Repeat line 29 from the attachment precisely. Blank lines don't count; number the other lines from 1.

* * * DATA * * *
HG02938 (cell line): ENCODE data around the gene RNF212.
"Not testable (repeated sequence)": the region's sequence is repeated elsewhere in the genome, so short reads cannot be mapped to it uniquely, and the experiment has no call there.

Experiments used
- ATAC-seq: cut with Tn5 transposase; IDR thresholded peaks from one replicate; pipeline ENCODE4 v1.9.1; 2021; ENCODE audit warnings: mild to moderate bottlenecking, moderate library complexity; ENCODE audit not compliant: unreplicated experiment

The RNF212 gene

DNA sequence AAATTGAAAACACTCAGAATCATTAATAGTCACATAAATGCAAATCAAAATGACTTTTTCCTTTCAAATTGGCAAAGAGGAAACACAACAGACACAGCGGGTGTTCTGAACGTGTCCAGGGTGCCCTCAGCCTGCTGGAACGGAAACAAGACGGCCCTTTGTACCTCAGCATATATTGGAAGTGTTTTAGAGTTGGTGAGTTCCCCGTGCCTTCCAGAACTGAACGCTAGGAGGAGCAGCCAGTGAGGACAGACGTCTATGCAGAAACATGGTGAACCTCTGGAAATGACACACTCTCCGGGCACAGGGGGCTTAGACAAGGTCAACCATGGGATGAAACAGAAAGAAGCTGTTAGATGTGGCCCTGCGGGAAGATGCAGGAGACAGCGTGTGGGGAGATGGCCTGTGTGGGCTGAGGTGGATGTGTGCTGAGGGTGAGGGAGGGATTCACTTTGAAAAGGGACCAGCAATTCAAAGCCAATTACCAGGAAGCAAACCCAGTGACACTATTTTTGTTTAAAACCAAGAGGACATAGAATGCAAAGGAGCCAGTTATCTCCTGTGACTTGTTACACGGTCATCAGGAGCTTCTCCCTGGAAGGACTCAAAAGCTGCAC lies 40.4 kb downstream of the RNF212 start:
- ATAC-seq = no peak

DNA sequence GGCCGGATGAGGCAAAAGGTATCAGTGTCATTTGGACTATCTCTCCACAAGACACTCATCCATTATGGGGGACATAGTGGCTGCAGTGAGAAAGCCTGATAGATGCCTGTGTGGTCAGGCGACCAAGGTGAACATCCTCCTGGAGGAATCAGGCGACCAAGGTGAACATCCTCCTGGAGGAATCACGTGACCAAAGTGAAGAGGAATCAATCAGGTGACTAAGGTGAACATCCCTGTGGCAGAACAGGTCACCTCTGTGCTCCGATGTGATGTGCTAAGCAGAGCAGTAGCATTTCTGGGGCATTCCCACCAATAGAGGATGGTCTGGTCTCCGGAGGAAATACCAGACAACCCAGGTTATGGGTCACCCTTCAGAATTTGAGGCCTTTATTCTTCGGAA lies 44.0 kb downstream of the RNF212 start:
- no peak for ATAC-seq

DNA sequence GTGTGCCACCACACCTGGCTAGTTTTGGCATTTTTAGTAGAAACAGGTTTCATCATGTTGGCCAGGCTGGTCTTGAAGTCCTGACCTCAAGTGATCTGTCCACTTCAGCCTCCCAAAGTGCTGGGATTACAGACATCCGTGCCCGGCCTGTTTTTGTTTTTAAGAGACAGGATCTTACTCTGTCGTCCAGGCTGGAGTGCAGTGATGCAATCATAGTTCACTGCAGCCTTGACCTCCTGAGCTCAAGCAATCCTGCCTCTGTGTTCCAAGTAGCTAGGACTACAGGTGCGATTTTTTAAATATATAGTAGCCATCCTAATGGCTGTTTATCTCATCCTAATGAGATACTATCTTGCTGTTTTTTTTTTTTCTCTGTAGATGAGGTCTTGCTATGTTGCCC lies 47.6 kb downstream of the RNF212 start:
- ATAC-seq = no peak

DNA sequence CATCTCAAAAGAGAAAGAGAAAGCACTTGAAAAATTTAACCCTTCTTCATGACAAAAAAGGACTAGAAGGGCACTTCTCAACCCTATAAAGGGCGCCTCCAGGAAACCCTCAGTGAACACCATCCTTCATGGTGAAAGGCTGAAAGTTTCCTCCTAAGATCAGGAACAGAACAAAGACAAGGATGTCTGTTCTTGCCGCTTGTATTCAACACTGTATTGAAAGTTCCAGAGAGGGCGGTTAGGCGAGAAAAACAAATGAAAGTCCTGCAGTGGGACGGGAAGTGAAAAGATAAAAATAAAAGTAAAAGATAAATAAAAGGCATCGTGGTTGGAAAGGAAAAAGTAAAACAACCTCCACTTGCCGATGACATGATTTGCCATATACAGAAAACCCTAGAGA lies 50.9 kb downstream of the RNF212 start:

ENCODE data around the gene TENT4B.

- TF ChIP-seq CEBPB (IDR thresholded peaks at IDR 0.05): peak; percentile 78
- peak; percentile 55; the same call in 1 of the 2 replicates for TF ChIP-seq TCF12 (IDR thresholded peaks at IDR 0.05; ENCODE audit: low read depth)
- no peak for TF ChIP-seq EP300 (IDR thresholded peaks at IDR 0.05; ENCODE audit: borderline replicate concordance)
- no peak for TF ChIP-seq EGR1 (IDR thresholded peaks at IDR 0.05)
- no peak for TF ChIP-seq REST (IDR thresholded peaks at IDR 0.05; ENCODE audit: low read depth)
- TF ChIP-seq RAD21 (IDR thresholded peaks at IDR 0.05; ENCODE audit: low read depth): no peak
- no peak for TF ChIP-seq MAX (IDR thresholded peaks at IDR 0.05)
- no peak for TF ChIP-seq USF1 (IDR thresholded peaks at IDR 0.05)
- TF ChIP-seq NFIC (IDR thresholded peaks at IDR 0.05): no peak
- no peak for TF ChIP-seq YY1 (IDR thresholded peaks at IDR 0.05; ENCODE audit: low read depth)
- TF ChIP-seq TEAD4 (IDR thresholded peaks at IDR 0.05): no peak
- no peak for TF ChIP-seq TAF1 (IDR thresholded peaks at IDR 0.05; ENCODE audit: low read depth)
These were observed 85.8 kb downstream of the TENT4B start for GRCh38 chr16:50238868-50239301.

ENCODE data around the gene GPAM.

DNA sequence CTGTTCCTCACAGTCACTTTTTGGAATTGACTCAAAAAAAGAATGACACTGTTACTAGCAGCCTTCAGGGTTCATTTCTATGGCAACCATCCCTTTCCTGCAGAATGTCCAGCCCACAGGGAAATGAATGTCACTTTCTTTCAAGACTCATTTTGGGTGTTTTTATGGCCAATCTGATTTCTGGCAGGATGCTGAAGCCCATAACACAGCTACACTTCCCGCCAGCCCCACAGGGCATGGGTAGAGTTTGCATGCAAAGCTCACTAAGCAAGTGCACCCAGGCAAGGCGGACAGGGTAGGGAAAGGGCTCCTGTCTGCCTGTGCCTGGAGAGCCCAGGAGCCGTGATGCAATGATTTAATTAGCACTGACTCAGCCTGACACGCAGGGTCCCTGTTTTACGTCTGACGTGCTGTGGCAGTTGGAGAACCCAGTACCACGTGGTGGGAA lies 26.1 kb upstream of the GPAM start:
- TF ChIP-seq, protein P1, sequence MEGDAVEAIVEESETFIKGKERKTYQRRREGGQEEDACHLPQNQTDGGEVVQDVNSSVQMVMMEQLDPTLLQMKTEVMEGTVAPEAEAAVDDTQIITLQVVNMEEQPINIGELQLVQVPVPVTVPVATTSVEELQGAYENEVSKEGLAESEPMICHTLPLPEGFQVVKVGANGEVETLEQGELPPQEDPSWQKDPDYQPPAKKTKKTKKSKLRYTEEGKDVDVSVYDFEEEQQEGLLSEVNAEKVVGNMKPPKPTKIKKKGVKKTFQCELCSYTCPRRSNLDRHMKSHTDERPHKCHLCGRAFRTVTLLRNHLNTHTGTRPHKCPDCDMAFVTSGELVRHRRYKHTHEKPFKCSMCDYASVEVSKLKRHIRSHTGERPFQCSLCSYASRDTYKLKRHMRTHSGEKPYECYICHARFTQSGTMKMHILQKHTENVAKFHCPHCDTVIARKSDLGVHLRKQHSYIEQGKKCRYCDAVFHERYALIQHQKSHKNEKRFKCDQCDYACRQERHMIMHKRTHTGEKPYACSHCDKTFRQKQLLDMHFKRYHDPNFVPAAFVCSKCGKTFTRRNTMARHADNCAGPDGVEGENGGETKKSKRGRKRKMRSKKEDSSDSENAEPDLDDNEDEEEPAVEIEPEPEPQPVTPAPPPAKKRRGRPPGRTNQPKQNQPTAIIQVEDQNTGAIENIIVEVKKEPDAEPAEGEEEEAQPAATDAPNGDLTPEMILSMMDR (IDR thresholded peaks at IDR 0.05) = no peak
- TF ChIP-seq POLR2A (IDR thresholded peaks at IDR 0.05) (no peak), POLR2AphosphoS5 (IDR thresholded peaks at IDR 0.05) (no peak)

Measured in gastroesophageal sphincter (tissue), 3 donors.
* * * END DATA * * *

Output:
- TF ChIP-seq, protein P1, sequence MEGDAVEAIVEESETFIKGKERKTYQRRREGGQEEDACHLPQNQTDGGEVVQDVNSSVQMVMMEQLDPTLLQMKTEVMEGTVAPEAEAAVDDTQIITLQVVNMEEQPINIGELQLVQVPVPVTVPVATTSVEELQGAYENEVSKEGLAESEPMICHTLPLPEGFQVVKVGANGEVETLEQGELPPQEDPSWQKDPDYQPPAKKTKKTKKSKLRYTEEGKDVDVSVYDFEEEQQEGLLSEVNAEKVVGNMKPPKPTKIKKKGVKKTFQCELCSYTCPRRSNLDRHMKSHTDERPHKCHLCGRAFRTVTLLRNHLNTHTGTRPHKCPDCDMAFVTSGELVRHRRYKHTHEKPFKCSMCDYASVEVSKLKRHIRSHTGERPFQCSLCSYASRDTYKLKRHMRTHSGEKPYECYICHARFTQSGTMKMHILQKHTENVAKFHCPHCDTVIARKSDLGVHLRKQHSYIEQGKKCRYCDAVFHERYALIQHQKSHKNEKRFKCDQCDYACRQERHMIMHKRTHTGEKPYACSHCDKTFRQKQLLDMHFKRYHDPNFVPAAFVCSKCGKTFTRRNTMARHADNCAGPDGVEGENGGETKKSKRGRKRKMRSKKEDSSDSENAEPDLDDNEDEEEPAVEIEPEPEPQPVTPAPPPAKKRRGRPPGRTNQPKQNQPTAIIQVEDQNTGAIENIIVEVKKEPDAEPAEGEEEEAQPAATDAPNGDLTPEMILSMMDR (IDR thresholded peaks at IDR 0.05) = no peak